Activists from around the world celebrated the International Day Against Homophobia and Transphobia (IDAHOT). The Arab Foundation for Freedoms and Equality compiled 14 IDAHOT projects from the Middle East and North Africa region.
The World Congress of Families, a global network of anti-LGBT and anti-abortion activists held this year’s global summit in Budapest, Hungary, last week. Many American religious conservatives participated, along with activists from around the world. Event organizers hailed Hungary’s strongman leader Viktor Orban as a pro-family “hero.” Orban addressed participants on Thursday with what the Guardian called a “typically pugnacious speech” that accused the European Union of being “dominated by a ‘relativising liberal ideology that’s an insult to families.’” More from the Guardian:
The four-day pro-family extravaganza—which will be attended by 3,000 delegates and will include events at the national parliament and other venues of symbolic importance—is the latest episode in Orban’s quest to position himself as a self-styled defender of “European Christian values”, a role he has used to justify his Fidesz government’s draconian treatment of mainly Muslim refugees and migrants.
At BuzzFeed, Lester Feder reports that Orban also announced new incentives for larger families.
In an interview about the pro-marriage-equality ruling from Taiwan’s constitutional court, marriage equality activist Evan Wolfson was asked about countries in which marriage equality is far from a priority for LGBT people seeking the most basic human rights protections. Here’s how he responded:
We all know that working for LGBT rights, women’s rights, and human rights around the world involves confronting some real terrible situations. Just look at Chechnya, Indonesia, Uganda, Saudi Arabia, Iran—countries where homosexuality is illegal, where gay people are put to death. It’s absolutely crucial that we work on these dire places, and help gay refugees, and push for decriminalization of homosexuality, and so on. All that work is extremely important and should not be lost in the shuffle. But it’s also important that we get rule-of-law countries where they need to be in order to create human rights momentum that’ll be helpful in moving the world forward. We have to make sure that we win the freedom to marry in countries where we can win and use those victories as building blocks so we can to lift up everyone, everywhere.
Taiwan: Religious conservatives call for referendum against court ruling on marriage equality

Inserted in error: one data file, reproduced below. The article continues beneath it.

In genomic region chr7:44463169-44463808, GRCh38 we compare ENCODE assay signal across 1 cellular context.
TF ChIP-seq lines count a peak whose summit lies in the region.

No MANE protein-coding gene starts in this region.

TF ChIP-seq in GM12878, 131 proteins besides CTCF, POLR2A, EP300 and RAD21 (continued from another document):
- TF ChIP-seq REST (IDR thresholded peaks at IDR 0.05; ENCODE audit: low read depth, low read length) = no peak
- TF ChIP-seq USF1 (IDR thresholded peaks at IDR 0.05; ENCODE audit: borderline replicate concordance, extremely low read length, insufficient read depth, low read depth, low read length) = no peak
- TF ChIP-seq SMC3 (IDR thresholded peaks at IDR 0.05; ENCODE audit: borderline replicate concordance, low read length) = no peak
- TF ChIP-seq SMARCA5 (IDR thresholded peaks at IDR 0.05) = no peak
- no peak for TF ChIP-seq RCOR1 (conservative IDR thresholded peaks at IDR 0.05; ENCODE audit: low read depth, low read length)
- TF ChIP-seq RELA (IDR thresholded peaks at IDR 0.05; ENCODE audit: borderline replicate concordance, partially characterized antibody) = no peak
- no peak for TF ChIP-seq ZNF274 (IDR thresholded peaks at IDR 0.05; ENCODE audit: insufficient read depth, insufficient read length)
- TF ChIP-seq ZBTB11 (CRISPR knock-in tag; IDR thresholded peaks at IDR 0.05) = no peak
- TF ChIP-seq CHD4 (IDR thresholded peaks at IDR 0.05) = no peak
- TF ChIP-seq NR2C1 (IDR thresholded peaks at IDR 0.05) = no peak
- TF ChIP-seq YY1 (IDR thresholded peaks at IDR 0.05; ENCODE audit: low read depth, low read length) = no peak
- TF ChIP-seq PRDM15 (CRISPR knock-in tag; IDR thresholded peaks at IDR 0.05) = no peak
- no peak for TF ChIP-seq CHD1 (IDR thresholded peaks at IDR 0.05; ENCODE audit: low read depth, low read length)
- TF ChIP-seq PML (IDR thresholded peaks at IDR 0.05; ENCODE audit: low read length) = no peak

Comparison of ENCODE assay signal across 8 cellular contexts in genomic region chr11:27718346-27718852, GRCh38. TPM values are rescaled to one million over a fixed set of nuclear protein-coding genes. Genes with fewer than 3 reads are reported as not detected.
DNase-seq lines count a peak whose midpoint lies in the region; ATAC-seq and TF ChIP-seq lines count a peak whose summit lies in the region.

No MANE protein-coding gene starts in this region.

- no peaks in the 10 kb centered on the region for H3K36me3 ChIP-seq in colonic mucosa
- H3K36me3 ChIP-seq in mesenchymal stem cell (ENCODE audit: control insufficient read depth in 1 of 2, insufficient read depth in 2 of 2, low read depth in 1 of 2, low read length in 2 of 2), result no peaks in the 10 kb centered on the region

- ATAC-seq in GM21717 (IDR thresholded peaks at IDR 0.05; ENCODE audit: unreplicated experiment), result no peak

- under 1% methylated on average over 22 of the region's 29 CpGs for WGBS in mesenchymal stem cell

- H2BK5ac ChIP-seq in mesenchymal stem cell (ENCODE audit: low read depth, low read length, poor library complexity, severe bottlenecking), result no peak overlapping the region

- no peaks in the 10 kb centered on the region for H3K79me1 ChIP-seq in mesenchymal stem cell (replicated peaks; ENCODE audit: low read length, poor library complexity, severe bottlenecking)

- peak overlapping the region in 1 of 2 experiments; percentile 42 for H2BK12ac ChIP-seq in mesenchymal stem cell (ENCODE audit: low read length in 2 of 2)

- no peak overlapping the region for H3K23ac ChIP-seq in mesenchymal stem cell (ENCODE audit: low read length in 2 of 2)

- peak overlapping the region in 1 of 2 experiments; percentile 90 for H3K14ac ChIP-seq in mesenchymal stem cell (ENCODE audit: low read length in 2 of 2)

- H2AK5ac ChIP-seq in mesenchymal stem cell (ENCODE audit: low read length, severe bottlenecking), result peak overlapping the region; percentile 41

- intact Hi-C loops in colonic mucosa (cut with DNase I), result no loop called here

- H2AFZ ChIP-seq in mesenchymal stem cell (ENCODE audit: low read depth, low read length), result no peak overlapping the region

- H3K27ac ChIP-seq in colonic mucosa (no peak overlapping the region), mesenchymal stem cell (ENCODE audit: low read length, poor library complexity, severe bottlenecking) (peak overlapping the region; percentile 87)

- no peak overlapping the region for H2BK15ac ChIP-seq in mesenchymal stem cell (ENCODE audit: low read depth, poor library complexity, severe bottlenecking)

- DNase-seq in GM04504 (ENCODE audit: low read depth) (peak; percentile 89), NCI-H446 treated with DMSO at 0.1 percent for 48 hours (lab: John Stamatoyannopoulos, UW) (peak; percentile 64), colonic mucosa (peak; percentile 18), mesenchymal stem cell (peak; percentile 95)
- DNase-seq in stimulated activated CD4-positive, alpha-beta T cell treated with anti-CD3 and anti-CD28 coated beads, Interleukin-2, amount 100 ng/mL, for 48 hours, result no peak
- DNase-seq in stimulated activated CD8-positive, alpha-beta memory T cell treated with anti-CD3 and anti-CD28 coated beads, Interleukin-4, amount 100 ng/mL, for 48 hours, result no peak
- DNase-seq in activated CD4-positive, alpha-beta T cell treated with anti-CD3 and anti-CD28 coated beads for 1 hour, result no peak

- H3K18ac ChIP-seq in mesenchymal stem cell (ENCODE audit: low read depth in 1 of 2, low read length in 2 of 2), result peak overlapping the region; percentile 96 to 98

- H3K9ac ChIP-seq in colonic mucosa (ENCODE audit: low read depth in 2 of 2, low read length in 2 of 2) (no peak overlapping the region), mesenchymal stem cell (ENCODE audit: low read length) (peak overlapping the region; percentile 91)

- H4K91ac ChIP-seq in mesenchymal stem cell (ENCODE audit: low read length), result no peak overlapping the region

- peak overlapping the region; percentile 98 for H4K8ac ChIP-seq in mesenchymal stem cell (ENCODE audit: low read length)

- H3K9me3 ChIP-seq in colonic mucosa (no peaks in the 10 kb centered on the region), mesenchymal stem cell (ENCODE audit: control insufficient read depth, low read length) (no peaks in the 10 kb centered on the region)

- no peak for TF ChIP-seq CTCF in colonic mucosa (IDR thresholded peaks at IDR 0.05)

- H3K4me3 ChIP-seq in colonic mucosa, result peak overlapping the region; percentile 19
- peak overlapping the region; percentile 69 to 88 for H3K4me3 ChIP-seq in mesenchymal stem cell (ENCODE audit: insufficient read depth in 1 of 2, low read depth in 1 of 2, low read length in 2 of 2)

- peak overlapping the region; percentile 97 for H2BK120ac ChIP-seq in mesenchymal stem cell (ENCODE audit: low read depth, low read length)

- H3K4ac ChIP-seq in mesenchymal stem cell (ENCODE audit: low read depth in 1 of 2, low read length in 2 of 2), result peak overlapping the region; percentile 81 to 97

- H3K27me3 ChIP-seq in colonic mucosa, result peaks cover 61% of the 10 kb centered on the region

The Constitutional Court ruled on May 24 that it was unconstitutional to deny same-sex couples the right to marry. The Court gave the parliament two years to amend the civil code; codifying the ruling would make Taiwan the first country in Asia to embrace legal marriage equality. Marriage equality has the vocal support of the president; the chairman-elect of the Kuomintang said in the wake of the ruling that “everyone is equal in the face of love,” a shift in position from his earlier description of same-sex marriage as “horrible and creepy” and something that would “ruin our traditional family values.”
The Alliance of Taiwan Religious Groups for the Protection of the Family secretary general Chang Shou-yi called the ruling a “farce” and a “stain on Taiwan’s judicial history.” Anti-marriage equality groups, including the Protect the Family Alliance and the Coalition for the Happiness of the Next Generation, have announced plans to seek a referendum. According to the Shanghai List:
The Chinese Regional Bishops Conference, which oversees affairs related to the Roman Catholic church in Taiwan, expressed opposition to the ruling in a statement. “We urge believers in every parish to perform eucharistic adoration, to enter into a period of fasting, and to perform acts of penance,” the statement added. “Pray for the sacred union of one man one woman, for God’s blessing on national policy, and lift up the people of Taiwan to Jesus Christ, our compassionate savior, and Mary, mother of compassion.”
Along with Christian condemnation, opponents of same-sex marriage have also argued that Taiwanese society has its roots in Confucianism, which promotes a strong adherence to traditional family values, and of course, producing offspring. They argue that the fundamental concept of marriage should be between a man and a woman, otherwise it would be “very confusing for children.”
The South China Post said the court ruling in Taiwan “has reverberated across Asia, but the fight for equality is not over yet in a region where gay sex remains illegal in some countries.” Among the examples it cited were the caning of two Indonesian gay men and South Korea’s military court sentencing a gay soldier to a suspended prison term.